DECATUR, Ala. — A glance at this year's BASS Media Guide contains the following anecdote about 20-year old Elite Series rookie Corey Waldrop.
It reads: "Did you know? Waldrop has a habit of running out of gas and once had to siphon gas from his boat into his truck to make it home after fishing."
With gas prices what they are today, it's easy to sympathize with the Fort Worth, Texas pro.
Besides, he's certainly got his priorities right — the boat had gas even if the truck did not.
Waldrop's journey this year on the Elite Series has been one most rookies face — moments of hope, moments of despair, moments of doubt, and moments of utter determination.
"I was talking with my Dad about all of that last night," Waldrop said dockside before Friday's blast-off for Day Two of the Elite Series Southern Challenge.
"I guess the biggest shock value for me so far this year in the first few tournaments is the weights," he said. "Weights that normally do well in most regular tournaments, these guys come out here and blow them out of the water."
Waldrop, though, appears to be catching on.
"Yeah, I kind of feel like I'm coming out of my shell and I'm now able to compete," grinned the red-haired pro from the Lone Star State's Cowtown.
Proof of that can be found in his Day One showing on Wheeler, which left him in 27th place with 14 pounds, 1 ounce. That sack puts him squarely in the hunt for making today's cut into the money and perhaps even a shot at Sunday's first place check of $100,000.
"This is my first time on Wheeler and I'm amazed at the amount of fish in one area," Waldrop said. "It's kind of funny. It's like striper fishing (back home on Lake Texoma). It's kind of nerve wracking that they're so concentrated in places and you get to see what everybody else is doing."
Of course, they're also keeping an eye on what Waldrop is doing — on and off the water.
"Yeah, it's pretty amazing (the attention you receive)," Waldrop said. "Everyone is asking for an autograph and you're dealing with the media and stuff like that.
"You've got to learn to keep a smile on your face even if you've had a rough day on the water because someone is looking up to you and you don't even know it."
Learning to live and compete in such a pressure-packed fish bowl is where the contenders are separated from the pretenders on the Elite Series circuit.
"I'm (becoming) a big believer in the mental game," Waldrop said. "To compete with these guys on this level, that's what it takes."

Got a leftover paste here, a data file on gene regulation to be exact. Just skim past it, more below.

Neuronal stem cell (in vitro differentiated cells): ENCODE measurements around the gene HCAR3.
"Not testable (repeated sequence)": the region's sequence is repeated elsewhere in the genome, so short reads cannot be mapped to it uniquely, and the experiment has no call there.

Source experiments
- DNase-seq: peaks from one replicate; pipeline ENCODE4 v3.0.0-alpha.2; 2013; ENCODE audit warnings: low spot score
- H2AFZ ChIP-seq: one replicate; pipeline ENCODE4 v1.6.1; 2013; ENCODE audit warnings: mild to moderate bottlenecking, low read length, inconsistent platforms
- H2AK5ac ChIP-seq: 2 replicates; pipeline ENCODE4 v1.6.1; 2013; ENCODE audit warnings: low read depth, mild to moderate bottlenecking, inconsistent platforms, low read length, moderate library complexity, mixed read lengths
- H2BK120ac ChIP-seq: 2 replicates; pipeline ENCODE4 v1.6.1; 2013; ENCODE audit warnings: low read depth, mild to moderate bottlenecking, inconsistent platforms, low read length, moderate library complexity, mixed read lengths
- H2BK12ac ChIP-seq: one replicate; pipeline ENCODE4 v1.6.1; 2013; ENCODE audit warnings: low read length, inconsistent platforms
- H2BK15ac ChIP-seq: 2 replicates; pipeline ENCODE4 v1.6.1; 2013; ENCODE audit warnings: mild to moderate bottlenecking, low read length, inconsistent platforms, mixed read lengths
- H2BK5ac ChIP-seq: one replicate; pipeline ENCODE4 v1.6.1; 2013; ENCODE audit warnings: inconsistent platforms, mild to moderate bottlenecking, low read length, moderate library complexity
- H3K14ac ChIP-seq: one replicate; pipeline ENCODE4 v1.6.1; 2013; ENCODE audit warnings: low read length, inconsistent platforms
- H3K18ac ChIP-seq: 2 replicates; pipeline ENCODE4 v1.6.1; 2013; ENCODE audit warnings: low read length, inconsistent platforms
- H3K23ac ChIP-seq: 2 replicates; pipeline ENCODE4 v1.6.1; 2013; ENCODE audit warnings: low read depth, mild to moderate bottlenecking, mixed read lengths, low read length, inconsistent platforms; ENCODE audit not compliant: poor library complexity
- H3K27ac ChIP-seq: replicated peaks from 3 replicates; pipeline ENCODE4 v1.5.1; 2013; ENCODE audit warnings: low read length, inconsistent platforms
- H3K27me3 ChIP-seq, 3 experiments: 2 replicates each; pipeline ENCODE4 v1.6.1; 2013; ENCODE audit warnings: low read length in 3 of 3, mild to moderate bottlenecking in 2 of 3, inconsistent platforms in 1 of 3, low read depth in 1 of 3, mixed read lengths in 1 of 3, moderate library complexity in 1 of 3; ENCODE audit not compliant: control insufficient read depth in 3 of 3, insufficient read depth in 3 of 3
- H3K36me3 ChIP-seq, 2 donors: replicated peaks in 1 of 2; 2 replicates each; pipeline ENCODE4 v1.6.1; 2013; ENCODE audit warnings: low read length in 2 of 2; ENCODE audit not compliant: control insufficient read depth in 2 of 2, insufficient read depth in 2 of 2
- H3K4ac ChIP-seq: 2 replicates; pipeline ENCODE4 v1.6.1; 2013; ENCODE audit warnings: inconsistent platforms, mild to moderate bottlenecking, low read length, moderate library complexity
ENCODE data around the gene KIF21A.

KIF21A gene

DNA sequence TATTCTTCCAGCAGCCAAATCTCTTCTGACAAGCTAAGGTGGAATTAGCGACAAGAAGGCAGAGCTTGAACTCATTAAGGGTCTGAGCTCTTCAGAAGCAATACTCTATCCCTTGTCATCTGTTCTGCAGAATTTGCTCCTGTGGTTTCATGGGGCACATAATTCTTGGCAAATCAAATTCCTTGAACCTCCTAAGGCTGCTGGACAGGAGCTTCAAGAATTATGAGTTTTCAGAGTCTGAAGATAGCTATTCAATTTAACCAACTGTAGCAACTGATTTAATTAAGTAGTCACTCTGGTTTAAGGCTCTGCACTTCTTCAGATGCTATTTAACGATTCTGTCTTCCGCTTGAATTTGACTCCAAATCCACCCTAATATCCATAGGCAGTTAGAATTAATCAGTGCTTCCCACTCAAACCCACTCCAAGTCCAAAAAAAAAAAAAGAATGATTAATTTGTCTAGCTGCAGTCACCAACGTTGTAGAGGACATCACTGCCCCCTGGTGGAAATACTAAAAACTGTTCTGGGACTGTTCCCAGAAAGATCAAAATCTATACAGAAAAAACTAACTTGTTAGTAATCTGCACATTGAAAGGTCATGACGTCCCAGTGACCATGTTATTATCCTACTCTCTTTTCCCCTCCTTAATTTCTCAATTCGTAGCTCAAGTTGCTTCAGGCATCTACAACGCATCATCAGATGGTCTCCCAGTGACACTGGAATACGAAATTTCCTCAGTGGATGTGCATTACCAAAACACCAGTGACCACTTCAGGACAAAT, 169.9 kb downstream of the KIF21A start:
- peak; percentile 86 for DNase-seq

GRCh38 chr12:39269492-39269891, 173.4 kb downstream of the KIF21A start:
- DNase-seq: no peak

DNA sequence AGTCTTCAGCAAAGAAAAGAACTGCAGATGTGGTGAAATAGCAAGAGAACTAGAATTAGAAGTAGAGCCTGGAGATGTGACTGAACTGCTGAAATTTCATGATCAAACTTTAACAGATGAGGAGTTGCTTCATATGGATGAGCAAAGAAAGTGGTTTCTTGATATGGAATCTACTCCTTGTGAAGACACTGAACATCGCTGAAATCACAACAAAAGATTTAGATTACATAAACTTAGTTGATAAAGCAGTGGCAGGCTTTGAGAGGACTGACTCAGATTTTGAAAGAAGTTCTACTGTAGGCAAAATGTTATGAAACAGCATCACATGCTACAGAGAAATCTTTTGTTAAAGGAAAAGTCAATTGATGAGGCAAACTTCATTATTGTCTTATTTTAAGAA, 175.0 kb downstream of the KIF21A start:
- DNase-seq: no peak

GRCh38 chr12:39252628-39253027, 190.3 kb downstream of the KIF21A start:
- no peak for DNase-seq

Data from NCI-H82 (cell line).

Mental toughness also comes in handy on the business side of the fishing industry.
Just as NFL star Vince Young admitted a few days ago about his intense rookie season that caused him to ponder retirement, Elite Series rookie Waldrop admitted that there are times when he wonders if he's cut out to be a pro angler.
"Yeah, sometimes, when the checks are few and far between, you wonder if you should go back to school or something like that," Waldrop said. "But then again, being out here is a pretty natural feeling for me. All I've ever known my whole life is fishing."
In a year filled with highs and lows — Waldrop ranks his 25th place finish on South Carolina's Lake Murray as his high for the
season and his effort on Texas' Lake Amistad as his low — two fellow Elite Series pros have helped him keep things on an even keel.
"I'm pretty good buddies with Brian Clark," Waldrop said. "He's also a rookie this year, so we're pretty much going through the same thing."
"And as far as a veteran, Kelly Jordon, he's always had some great words of wisdom for me," he added.
When asked what the future holds, Waldrop smiled before jumping into his boat to make some of that future happen Friday on Wheeler.
"I want to finish strong this year," he said. "This is quite expensive to do, so I may have to mow a few lawns to keep doing this next year.
"I don't really know yet what will happen next year, but what I do know is I've had a heck of a good time learning this year.
"And it's been an experience I wouldn't give up for anything in the world."
Visit Bassmaster.com for full coverage of the Elite Series Southern Challenge, June 5–8, 2008. Thursday, Friday and Saturday, daily weigh-ins with live streaming video and real-time leaderboards start at 4:00 p.m. ET. On Saturday, catch "Bassmaster University" at 3:00 p.m. ET before the weigh-in. Then on Sunday, get "Hooked Up" on at 1 p.m. and 3:30 p.m. ET, with the final day weigh-in and real-time leaderboard content starting at 4:15 p.m. ET.